Adrienne Bailon: I think nail art obviously it has gone so far from the fact that people are wearing it and now there’s a competition show about it. And I think that, that even shows that there's a television show where someone has a possibility of winning $100,000.00.

That's for – I think that, that in itself is beyond. And even though a lot of people don't know or might not be familiar, there are huge competitions that go on around the world where people win thousands and thousands of dollars for their artistry. So, I think it's definitely getting more recognized, obviously now with a television show like Nail'd It. It gives them even a bigger platform. But where do I see it going? I see it continuing.

And I think it's going to be really popular. And I think it's no longer going, going to be something that we just see on Lady Gaga and Nicki Minaj and Rhianna. I think it's now going to be the every woman’s way to express themselves.

Saudia Moore: OK, OK. That's all I have. Thank you very much.

Adrienne Bailon: Thank you. Thank you.

Operator: Your next question comes from the line of Katie Davidson from StyleBistro. Your line is open.

Katie Davidson: Adrienne, how are you?

Adrienne Bailon: Hi, how are you?

Katie Davidson: Good, thanks. I have two questions, if that's OK. The first is when you're getting your own nails done, how do you pick out your color or design?

Adrienne Bailon: It takes me forever. And it's actually pretty crazy. I follow a lot of nail artists on Instagram, which is so helpful. Because a lot of the times, I just either try to go in and I have a picture of exactly what I want; which makes it so much easier to say hey, I want this. Or a version of this; or, I'd like to do this but keep to my own liking.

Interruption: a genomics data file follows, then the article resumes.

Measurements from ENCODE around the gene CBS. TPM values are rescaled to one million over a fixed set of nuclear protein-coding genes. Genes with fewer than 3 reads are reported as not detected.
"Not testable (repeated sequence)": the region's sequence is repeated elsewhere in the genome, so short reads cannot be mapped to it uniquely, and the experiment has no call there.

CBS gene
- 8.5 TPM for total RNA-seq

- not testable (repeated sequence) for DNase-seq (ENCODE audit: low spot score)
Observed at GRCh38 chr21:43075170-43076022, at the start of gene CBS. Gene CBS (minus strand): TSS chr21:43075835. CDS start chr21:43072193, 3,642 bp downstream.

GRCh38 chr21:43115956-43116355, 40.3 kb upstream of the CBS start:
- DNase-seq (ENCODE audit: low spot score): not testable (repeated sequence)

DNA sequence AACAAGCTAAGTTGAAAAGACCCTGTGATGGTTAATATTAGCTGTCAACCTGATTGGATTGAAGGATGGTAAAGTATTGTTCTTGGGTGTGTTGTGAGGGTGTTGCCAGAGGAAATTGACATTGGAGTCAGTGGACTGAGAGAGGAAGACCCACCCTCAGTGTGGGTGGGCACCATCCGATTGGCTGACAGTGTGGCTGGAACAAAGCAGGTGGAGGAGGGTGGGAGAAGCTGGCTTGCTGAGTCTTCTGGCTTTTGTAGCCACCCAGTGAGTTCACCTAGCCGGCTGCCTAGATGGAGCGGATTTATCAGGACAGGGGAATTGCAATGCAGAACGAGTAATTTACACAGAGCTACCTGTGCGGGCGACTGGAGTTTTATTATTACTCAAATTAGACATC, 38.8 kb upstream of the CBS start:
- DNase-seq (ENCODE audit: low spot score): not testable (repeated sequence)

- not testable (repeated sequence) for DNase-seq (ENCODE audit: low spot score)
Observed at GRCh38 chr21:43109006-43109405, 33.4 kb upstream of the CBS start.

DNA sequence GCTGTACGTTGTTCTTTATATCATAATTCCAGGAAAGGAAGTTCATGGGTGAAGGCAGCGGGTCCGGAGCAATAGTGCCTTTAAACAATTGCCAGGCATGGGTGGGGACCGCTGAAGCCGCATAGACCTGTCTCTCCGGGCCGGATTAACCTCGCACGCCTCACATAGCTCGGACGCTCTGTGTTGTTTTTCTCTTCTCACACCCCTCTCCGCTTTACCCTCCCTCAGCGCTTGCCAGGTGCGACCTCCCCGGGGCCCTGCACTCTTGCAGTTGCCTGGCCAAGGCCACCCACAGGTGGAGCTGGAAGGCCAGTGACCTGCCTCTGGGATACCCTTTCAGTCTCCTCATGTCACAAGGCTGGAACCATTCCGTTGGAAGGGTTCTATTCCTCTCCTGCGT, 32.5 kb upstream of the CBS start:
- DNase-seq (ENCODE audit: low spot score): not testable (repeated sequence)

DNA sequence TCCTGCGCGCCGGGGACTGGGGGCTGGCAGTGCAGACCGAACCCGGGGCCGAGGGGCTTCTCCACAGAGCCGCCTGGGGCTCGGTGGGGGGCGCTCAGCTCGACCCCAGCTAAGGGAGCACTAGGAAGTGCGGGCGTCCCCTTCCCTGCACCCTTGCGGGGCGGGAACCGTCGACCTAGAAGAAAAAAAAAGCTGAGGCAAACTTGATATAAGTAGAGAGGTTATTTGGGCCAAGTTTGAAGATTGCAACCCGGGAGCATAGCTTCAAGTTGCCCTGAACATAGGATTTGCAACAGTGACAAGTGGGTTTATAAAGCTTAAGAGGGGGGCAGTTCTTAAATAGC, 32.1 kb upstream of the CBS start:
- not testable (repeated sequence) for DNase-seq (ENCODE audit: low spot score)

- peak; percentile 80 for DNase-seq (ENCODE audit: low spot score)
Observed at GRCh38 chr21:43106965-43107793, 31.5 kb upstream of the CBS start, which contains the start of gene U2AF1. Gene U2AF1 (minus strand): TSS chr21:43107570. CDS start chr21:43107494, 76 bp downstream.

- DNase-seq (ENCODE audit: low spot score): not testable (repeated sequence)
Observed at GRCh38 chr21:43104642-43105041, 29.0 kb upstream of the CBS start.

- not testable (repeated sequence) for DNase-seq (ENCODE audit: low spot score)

But I'm usually super indecisive and it usually takes a while if I just go in with no ideas. My nail artist is usually like OK, how long is this going to take? I literally will stand by the polish and, and perhaps so many different options. I will take pictures of my nails.

I send them to my boyfriend and my girlfriends. And I have to vote on it. I mean, it's, it's a real process. Because I think it's such a big deal. This is going to stay on my nails for at least a week. So, it takes a moment. So, yes, and probably the best way that I pick my nail polish is probably by finding the design or an idea that I already love. And that I found online. And showing that to my nail tech.

Katie Davidson: Great, and also how do your nails impact your onscreen wardrobe in the new show?

Adrienne Bailon: They actually do. I mean, obviously on Nail'd It, for every episode I have a different nail design that goes with the outfit, which I absolutely love getting my nails done so often. And on The Real, I get my nails done once a week, which is more realistic because there's just not enough time to get it done.